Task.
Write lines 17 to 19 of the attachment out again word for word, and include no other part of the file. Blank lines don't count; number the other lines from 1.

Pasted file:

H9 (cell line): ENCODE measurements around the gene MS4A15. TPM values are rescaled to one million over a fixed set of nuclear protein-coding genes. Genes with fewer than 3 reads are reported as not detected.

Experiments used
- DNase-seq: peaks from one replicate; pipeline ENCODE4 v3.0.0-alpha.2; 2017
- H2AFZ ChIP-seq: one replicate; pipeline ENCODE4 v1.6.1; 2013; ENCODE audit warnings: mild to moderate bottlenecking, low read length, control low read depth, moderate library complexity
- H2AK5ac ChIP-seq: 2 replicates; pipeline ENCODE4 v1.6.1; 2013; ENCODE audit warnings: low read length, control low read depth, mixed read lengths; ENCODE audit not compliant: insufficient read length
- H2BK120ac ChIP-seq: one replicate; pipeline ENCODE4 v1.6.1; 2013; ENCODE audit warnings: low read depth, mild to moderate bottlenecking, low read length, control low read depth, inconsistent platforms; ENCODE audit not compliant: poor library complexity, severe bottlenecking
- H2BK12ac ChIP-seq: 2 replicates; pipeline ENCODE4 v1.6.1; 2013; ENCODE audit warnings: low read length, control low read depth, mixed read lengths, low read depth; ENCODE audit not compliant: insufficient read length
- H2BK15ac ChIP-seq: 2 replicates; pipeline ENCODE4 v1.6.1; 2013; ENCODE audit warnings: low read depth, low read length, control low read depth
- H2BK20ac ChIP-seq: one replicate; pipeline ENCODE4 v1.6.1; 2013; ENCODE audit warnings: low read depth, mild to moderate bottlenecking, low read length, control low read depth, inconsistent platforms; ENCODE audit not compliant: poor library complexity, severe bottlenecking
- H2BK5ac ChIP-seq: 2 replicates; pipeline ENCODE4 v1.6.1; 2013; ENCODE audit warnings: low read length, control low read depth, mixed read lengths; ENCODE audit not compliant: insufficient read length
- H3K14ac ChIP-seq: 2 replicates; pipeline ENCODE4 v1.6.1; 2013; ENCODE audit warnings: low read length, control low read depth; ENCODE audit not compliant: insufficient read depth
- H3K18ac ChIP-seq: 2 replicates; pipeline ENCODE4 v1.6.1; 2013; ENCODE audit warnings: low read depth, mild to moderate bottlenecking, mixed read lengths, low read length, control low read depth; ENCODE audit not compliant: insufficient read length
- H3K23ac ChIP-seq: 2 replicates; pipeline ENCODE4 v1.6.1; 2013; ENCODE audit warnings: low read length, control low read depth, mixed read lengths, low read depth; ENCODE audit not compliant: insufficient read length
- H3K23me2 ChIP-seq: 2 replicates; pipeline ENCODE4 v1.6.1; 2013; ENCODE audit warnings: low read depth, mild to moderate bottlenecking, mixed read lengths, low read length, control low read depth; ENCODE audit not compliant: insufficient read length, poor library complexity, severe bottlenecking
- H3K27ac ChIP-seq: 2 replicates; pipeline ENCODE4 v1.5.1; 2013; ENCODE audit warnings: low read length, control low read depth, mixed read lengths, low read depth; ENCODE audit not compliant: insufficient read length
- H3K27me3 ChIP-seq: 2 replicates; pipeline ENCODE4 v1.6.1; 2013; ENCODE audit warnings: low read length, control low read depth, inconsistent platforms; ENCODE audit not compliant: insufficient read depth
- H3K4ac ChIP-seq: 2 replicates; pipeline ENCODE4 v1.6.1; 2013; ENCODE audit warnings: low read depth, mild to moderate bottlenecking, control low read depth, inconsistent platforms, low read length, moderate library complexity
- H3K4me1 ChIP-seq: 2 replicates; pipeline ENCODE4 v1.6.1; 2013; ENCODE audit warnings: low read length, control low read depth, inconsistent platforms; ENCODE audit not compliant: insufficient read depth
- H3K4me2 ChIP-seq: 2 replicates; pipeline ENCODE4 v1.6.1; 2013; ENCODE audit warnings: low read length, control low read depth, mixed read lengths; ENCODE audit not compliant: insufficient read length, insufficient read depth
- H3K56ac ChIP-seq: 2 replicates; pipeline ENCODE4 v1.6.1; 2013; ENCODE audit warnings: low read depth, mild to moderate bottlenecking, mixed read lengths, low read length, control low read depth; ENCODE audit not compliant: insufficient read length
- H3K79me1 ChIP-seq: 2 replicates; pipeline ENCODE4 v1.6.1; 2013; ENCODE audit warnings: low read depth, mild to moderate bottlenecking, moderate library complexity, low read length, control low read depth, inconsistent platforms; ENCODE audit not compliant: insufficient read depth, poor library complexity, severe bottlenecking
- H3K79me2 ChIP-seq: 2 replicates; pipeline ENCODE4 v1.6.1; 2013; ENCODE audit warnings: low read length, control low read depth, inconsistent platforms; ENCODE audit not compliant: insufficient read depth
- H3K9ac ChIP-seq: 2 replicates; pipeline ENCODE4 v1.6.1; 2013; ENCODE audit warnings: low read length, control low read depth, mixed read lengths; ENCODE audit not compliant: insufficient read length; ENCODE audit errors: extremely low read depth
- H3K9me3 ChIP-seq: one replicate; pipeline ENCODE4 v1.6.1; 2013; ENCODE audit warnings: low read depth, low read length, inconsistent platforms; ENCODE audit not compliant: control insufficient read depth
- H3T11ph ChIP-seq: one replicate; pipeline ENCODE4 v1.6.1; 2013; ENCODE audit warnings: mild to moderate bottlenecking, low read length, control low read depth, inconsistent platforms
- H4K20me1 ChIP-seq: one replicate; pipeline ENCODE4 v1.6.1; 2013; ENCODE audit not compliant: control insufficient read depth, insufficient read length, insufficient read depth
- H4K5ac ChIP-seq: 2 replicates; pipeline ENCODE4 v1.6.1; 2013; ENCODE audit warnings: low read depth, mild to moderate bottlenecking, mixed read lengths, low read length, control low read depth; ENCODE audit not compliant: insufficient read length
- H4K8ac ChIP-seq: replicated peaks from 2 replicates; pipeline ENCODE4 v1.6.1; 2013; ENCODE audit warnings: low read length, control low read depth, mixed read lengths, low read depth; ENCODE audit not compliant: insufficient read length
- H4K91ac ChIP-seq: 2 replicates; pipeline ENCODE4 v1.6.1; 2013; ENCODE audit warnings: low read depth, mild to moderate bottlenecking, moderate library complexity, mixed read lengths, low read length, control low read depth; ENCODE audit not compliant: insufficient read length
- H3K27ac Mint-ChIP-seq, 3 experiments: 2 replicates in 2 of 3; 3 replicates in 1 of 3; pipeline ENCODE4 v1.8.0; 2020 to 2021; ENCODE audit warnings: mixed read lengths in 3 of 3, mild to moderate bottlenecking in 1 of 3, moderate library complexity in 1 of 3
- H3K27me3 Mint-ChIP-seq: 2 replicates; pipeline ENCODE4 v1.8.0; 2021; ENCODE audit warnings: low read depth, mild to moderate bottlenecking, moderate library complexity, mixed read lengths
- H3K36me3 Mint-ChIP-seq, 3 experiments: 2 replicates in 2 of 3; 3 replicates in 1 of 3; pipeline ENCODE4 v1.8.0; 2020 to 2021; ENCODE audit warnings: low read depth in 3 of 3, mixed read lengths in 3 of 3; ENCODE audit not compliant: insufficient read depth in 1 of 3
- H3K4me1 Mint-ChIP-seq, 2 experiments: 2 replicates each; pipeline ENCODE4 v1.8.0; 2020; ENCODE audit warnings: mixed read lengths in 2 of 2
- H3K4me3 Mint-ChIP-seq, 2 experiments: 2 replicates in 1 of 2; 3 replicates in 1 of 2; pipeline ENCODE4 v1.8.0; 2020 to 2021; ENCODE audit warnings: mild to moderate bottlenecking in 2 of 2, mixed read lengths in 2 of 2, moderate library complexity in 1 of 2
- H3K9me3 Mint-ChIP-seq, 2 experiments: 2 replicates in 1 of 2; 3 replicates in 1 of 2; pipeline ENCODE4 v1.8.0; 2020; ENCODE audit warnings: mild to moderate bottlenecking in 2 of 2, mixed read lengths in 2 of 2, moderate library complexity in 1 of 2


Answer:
- H3K4ac ChIP-seq: 2 replicates; pipeline ENCODE4 v1.6.1; 2013; ENCODE audit warnings: low read depth, mild to moderate bottlenecking, control low read depth, inconsistent platforms, low read length, moderate library complexity
- H3K4me1 ChIP-seq: 2 replicates; pipeline ENCODE4 v1.6.1; 2013; ENCODE audit warnings: low read length, control low read depth, inconsistent platforms; ENCODE audit not compliant: insufficient read depth
- H3K4me2 ChIP-seq: 2 replicates; pipeline ENCODE4 v1.6.1; 2013; ENCODE audit warnings: low read length, control low read depth, mixed read lengths; ENCODE audit not compliant: insufficient read length, insufficient read depth